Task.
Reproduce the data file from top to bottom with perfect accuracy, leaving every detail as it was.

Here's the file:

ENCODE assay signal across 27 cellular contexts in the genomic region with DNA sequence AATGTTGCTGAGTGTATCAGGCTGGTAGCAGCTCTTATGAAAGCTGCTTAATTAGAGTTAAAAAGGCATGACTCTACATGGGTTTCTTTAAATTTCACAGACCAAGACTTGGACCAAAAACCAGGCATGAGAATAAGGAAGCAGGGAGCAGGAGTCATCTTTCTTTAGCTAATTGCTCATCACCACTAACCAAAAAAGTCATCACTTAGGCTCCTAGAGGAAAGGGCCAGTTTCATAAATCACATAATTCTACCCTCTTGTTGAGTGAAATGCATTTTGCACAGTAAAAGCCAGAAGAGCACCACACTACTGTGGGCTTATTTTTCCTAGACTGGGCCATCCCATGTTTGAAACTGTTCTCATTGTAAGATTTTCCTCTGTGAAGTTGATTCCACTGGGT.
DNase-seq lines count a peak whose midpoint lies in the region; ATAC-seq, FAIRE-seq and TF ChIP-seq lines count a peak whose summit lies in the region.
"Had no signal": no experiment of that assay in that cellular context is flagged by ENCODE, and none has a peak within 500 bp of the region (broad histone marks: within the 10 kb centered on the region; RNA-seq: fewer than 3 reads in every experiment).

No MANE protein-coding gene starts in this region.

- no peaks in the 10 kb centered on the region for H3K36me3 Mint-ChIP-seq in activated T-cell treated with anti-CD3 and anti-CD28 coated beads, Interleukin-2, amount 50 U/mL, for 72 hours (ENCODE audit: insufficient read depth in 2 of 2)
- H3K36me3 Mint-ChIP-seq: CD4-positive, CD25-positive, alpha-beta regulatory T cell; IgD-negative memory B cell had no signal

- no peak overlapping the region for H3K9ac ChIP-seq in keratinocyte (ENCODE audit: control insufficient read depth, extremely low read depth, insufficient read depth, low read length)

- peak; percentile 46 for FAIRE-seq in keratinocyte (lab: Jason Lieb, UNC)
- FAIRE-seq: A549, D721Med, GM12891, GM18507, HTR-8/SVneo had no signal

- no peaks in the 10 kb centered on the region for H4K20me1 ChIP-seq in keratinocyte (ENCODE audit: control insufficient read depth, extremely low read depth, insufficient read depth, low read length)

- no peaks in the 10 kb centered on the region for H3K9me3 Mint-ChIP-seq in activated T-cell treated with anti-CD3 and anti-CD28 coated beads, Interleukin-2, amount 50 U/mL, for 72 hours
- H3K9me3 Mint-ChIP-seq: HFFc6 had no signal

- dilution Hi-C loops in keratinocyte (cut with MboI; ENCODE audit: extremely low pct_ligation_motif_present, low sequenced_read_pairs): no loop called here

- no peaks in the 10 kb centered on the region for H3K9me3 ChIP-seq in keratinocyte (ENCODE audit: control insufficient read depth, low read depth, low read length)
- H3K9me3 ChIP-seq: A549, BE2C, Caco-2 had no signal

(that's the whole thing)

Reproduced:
ENCODE assay signal across 27 cellular contexts in the genomic region with DNA sequence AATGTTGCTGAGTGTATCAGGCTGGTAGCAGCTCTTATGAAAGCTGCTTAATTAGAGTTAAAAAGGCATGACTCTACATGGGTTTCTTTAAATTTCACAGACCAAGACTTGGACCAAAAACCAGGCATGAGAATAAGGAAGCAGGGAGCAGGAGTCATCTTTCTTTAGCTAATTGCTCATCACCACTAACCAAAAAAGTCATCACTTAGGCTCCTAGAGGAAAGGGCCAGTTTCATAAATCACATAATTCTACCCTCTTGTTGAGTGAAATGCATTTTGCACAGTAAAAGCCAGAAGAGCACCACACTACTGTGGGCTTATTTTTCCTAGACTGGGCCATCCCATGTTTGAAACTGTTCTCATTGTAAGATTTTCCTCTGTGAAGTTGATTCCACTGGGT.
DNase-seq lines count a peak whose midpoint lies in the region; ATAC-seq, FAIRE-seq and TF ChIP-seq lines count a peak whose summit lies in the region.
"Had no signal": no experiment of that assay in that cellular context is flagged by ENCODE, and none has a peak within 500 bp of the region (broad histone marks: within the 10 kb centered on the region; RNA-seq: fewer than 3 reads in every experiment).

No MANE protein-coding gene starts in this region.

- no peaks in the 10 kb centered on the region for H3K36me3 Mint-ChIP-seq in activated T-cell treated with anti-CD3 and anti-CD28 coated beads, Interleukin-2, amount 50 U/mL, for 72 hours (ENCODE audit: insufficient read depth in 2 of 2)
- H3K36me3 Mint-ChIP-seq: CD4-positive, CD25-positive, alpha-beta regulatory T cell; IgD-negative memory B cell had no signal

- no peak overlapping the region for H3K9ac ChIP-seq in keratinocyte (ENCODE audit: control insufficient read depth, extremely low read depth, insufficient read depth, low read length)

- peak; percentile 46 for FAIRE-seq in keratinocyte (lab: Jason Lieb, UNC)
- FAIRE-seq: A549, D721Med, GM12891, GM18507, HTR-8/SVneo had no signal

- no peaks in the 10 kb centered on the region for H4K20me1 ChIP-seq in keratinocyte (ENCODE audit: control insufficient read depth, extremely low read depth, insufficient read depth, low read length)

- no peaks in the 10 kb centered on the region for H3K9me3 Mint-ChIP-seq in activated T-cell treated with anti-CD3 and anti-CD28 coated beads, Interleukin-2, amount 50 U/mL, for 72 hours
- H3K9me3 Mint-ChIP-seq: HFFc6 had no signal

- dilution Hi-C loops in keratinocyte (cut with MboI; ENCODE audit: extremely low pct_ligation_motif_present, low sequenced_read_pairs): no loop called here

- no peaks in the 10 kb centered on the region for H3K9me3 ChIP-seq in keratinocyte (ENCODE audit: control insufficient read depth, low read depth, low read length)
- H3K9me3 ChIP-seq: A549, BE2C, Caco-2 had no signal